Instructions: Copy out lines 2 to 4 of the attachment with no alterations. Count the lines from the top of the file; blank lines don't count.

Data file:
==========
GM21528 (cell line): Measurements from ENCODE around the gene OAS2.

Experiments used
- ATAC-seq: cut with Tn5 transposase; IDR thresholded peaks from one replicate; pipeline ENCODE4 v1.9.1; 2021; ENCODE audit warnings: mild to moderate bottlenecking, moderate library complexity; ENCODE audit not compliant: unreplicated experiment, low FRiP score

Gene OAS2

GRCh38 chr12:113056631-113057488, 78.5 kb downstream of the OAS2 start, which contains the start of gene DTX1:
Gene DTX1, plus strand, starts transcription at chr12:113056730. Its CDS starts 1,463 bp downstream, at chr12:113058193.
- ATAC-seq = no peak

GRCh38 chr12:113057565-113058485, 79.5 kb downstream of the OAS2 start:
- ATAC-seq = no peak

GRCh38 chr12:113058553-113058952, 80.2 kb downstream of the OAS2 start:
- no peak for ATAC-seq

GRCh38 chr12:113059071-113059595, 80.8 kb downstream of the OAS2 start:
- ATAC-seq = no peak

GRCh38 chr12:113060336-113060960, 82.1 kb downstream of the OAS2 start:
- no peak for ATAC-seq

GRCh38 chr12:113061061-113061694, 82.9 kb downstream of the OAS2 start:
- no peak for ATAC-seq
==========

Experiments used
- ATAC-seq: cut with Tn5 transposase; IDR thresholded peaks from one replicate; pipeline ENCODE4 v1.9.1; 2021; ENCODE audit warnings: mild to moderate bottlenecking, moderate library complexity; ENCODE audit not compliant: unreplicated experiment, low FRiP score

Gene OAS2